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Would banning right turns at red lights protect pedestrians?

On Behalf of | Nov 9, 2023 | Personal Injury

Drivers in Texas are usually permitted to turn right at red lights after coming to a full stop and checking that the intersection is clear. Allowing motorists to make right turns at red lights keeps traffic moving and prevents congestion, but a surge in pedestrian and cyclist deaths has led lawmakers in several American cities to ban the practice. Making a right turn at a red light will become an offense in Washington, D.C. in 2025, and a right-on-red ban is already in effect in New York City.

Pedestrian deaths

Lawmakers are considering right-on-red bans because pedestrian deaths have increased sharply in recent years. According to the Governors Highway Safety Association, the pedestrian death toll in 2022 was the highest in four decades. Many experts blame the rise in fatalities on the popularity of large SUVs and pickup trucks that are far more likely to cause death or serious injury in pedestrian accidents.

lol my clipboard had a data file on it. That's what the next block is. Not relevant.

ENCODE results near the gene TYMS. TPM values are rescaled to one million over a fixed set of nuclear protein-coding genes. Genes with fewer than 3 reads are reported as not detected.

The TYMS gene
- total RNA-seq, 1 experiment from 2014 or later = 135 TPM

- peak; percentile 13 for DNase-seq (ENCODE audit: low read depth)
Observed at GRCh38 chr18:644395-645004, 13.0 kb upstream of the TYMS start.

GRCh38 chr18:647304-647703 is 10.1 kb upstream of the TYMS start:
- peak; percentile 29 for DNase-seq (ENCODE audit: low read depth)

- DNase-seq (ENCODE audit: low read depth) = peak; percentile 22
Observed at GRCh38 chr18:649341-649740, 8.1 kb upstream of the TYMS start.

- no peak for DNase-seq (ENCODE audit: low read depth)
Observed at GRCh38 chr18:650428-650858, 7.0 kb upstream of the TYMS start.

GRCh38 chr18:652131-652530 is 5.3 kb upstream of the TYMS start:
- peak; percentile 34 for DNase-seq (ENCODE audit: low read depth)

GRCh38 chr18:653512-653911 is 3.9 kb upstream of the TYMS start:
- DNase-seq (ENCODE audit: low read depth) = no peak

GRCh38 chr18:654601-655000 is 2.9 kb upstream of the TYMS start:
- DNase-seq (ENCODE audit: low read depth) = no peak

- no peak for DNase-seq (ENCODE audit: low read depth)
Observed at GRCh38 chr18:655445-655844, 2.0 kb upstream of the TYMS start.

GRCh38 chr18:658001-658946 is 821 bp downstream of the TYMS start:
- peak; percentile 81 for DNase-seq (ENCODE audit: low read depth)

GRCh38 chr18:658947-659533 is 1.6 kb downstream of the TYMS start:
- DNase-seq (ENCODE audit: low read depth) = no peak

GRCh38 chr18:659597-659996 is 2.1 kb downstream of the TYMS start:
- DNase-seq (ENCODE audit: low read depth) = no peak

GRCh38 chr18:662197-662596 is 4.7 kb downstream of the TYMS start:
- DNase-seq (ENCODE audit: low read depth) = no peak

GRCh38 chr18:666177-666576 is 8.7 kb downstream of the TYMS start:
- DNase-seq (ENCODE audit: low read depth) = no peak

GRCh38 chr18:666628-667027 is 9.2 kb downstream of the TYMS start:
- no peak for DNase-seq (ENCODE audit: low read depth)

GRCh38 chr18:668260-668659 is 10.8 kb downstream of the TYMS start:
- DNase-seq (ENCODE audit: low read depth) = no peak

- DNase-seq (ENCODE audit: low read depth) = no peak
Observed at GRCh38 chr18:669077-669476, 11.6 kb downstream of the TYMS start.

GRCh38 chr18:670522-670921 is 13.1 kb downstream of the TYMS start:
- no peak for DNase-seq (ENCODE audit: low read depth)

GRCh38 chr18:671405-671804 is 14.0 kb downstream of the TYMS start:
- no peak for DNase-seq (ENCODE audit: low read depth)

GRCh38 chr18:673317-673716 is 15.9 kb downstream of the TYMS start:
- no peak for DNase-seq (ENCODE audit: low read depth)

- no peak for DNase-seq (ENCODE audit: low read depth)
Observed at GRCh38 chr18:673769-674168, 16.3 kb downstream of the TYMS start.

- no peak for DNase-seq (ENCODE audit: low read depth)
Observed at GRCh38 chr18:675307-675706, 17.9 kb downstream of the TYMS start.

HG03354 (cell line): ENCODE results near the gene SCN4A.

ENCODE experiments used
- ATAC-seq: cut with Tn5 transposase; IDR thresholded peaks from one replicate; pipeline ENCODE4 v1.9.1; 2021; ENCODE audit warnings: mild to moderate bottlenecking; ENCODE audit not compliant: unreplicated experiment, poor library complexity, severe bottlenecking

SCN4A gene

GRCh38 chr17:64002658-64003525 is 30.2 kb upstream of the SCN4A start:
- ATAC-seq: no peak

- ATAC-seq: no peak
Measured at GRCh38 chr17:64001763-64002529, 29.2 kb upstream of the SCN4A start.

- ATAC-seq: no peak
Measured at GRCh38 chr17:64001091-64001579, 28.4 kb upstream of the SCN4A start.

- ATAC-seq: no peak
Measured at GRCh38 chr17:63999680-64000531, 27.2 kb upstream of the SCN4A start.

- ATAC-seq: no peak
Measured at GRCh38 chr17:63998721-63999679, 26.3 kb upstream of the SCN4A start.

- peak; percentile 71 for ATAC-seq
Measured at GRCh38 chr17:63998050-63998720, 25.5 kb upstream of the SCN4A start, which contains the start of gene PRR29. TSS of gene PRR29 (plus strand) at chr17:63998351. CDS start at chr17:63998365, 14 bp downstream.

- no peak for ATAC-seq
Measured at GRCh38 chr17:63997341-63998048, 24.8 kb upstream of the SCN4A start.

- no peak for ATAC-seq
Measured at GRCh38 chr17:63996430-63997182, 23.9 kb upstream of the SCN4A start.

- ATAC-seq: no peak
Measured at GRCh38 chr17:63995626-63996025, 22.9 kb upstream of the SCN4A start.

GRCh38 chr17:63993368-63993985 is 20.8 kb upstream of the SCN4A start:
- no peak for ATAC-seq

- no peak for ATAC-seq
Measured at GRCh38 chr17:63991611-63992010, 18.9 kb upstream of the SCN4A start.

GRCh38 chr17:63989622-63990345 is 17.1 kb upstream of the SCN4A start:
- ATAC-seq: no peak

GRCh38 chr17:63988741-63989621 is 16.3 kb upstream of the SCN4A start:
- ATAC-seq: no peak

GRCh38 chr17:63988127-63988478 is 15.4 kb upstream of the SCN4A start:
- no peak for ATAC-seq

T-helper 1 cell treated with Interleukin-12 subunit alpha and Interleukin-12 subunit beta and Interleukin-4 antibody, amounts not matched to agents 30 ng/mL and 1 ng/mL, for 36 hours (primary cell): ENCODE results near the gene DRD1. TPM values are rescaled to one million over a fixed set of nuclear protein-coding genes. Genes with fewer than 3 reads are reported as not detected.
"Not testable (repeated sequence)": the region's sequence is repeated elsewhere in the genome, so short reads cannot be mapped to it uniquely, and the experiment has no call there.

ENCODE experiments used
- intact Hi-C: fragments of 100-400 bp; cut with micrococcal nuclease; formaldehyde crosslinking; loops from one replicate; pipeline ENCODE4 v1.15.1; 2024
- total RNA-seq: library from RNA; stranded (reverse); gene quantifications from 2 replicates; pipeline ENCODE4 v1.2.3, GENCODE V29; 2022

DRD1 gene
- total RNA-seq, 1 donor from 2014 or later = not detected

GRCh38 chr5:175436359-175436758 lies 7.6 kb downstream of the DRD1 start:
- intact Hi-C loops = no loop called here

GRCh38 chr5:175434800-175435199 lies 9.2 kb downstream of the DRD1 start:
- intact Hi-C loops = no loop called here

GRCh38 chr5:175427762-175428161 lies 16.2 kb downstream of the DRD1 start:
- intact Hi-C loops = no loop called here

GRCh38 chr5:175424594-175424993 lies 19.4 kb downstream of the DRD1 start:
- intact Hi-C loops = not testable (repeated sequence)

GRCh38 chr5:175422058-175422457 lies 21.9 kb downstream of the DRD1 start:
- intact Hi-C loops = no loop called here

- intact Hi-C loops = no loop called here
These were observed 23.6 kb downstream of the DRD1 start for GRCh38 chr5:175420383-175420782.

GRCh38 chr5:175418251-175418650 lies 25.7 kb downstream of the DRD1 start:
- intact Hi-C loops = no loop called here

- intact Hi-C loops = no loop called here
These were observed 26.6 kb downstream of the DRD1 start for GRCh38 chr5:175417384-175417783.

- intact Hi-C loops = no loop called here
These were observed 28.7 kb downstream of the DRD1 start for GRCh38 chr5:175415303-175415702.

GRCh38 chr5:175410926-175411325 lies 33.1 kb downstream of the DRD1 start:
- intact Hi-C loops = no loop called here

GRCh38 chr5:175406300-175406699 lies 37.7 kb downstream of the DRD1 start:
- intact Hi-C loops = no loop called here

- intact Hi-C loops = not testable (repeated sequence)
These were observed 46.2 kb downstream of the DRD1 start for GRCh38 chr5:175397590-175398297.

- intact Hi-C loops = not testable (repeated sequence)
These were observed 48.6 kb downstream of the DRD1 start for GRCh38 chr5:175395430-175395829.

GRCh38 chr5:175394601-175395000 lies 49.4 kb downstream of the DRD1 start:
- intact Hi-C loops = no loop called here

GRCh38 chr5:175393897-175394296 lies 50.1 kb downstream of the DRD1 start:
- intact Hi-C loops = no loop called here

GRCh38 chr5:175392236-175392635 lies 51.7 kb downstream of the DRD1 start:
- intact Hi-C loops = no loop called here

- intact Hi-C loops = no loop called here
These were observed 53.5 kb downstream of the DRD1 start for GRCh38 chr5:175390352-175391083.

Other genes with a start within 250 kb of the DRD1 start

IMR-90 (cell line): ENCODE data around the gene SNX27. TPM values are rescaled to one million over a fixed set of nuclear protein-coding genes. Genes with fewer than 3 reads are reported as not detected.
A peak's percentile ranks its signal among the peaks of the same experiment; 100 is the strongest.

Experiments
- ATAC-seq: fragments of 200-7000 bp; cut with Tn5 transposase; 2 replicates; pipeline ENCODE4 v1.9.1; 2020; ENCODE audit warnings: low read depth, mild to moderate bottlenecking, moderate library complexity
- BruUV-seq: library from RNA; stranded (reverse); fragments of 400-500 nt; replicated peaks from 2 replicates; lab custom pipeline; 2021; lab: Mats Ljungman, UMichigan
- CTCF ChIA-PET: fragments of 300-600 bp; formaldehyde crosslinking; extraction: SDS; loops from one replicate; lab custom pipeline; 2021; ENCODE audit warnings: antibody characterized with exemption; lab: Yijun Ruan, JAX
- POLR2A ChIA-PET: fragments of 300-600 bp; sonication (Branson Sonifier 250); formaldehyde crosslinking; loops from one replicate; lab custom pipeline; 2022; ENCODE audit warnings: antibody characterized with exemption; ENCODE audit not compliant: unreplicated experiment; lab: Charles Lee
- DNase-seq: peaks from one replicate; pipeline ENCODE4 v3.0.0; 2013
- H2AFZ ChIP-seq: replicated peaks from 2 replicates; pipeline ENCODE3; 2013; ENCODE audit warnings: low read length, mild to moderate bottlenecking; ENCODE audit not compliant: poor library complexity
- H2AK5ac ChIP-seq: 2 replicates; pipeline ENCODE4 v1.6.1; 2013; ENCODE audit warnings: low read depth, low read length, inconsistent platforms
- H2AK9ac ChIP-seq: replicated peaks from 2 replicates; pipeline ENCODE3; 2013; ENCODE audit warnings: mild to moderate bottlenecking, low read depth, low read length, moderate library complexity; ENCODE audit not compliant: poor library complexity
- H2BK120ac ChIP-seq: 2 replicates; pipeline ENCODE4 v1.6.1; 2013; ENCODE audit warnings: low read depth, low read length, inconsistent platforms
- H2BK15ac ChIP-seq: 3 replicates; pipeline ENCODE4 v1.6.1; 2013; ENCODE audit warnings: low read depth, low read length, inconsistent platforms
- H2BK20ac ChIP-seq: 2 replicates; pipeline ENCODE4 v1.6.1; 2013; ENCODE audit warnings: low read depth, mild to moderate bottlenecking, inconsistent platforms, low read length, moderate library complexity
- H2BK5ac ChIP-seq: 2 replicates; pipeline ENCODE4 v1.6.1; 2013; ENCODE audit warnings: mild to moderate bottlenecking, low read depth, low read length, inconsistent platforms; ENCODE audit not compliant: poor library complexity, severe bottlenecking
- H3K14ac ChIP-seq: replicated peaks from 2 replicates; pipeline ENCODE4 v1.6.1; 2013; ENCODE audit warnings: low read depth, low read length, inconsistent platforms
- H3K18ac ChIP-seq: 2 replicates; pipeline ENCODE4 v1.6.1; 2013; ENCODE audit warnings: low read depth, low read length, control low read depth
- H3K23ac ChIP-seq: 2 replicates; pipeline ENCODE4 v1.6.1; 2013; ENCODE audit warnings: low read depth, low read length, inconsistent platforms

Right-on-red studies

Research conducted by the National Highway Traffic Safety Administration and the National Motorists Association suggests that right-on-red bans will do little to improve pedestrian safety. In 1994, the NHTSA revealed that right-on-red accidents in Maryland, Indiana and Missouri over a four-year period and in Illinois over a three-year period caused only 558 injuries. A study of California traffic accident and personal injury data by National Motorist Association researchers found that red-on-right accidents in the Golden State account for one pedestrian death every two years.

Cameras and tickets

Lawmakers in many parts of the country are considering right-on-red bans to protect pedestrians and cyclists, but there is little evidence to suggest these bans will improve road safety. Motorist advocacy groups claim the bans are being introduced so cameras can be installed to identify violators and generate revenue for cash-strapped municipalities.